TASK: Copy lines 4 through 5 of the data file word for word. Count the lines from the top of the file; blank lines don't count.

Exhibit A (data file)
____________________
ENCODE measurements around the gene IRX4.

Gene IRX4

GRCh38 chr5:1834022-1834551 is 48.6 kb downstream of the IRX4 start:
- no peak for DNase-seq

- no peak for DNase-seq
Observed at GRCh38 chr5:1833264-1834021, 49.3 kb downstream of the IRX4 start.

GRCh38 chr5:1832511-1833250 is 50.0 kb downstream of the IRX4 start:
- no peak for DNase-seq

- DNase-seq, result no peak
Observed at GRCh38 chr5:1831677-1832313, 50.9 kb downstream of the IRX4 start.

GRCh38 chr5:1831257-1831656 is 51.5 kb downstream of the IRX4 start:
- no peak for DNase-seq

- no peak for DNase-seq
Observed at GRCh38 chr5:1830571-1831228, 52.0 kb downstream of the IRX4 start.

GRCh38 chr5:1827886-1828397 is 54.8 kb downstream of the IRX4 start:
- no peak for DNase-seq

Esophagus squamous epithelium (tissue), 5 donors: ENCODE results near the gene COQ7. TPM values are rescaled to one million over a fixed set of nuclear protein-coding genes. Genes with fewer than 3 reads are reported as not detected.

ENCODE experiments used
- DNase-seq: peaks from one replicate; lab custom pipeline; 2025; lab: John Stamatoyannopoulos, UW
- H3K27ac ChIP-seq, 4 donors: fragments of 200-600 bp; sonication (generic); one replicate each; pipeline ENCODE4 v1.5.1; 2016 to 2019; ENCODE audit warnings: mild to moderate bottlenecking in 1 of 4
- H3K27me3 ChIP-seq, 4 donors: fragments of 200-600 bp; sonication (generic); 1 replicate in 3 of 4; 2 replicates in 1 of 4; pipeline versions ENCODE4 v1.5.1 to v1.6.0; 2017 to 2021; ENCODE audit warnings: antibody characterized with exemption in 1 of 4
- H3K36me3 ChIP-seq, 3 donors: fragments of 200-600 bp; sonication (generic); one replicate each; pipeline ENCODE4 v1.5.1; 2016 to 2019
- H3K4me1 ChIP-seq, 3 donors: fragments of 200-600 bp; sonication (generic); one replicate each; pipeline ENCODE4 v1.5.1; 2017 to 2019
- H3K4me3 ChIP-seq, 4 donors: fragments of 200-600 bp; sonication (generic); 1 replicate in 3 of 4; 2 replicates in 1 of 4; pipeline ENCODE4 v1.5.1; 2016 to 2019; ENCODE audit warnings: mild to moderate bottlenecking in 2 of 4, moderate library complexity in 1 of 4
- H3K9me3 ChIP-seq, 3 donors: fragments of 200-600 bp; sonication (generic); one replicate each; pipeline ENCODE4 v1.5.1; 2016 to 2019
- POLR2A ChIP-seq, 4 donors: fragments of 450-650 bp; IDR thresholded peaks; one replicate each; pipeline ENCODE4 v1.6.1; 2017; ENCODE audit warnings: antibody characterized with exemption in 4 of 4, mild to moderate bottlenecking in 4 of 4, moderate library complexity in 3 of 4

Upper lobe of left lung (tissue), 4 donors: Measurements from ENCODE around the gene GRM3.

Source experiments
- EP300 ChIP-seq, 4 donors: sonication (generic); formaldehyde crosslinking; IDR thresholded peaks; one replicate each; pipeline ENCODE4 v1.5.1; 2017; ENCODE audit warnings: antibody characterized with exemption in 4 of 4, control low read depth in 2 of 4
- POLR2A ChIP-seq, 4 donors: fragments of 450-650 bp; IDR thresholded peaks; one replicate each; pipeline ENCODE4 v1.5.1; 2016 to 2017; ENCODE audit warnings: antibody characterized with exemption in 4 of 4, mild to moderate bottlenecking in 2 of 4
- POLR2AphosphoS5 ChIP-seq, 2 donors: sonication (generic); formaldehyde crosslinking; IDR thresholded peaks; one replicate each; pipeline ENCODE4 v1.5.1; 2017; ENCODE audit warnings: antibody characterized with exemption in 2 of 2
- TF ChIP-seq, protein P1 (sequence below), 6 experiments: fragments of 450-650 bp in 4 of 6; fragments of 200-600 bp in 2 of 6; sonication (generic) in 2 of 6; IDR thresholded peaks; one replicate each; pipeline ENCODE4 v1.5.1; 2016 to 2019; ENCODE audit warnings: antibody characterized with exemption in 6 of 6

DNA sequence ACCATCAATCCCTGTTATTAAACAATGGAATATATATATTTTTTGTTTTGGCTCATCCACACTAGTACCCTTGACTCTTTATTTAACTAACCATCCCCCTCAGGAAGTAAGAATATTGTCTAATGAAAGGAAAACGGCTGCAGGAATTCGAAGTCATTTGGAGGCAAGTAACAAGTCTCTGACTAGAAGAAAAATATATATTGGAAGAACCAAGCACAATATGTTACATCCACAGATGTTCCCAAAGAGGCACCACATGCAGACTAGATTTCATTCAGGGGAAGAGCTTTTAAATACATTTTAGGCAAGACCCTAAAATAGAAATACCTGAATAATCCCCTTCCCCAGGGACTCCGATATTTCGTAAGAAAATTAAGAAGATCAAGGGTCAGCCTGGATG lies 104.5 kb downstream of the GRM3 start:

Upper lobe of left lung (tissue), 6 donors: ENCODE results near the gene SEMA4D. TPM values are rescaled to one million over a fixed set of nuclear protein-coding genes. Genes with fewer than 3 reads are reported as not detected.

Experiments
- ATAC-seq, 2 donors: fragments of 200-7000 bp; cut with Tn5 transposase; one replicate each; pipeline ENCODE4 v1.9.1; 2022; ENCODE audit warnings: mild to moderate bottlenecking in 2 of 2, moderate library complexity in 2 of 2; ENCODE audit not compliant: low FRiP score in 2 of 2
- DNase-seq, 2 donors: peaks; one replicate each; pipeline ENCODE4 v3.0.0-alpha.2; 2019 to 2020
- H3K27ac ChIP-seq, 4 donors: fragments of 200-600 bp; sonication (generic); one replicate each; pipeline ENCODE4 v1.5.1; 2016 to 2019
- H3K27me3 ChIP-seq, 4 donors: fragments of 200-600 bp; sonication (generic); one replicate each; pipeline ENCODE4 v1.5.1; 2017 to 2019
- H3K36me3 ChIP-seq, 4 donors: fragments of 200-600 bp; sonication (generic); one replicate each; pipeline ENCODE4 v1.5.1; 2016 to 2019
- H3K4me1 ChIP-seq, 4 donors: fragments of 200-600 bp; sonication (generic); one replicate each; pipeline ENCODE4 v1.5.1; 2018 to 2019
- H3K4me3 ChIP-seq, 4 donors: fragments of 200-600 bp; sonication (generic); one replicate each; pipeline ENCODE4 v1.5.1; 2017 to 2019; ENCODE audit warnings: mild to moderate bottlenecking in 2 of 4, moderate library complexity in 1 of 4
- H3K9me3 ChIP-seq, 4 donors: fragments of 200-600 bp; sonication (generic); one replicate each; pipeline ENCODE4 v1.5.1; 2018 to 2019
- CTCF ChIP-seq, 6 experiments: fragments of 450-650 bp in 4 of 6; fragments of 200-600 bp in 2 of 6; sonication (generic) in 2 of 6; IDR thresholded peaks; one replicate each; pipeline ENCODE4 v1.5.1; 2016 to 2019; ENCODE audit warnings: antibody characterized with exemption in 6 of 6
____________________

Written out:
- no peak for DNase-seq

- no peak for DNase-seq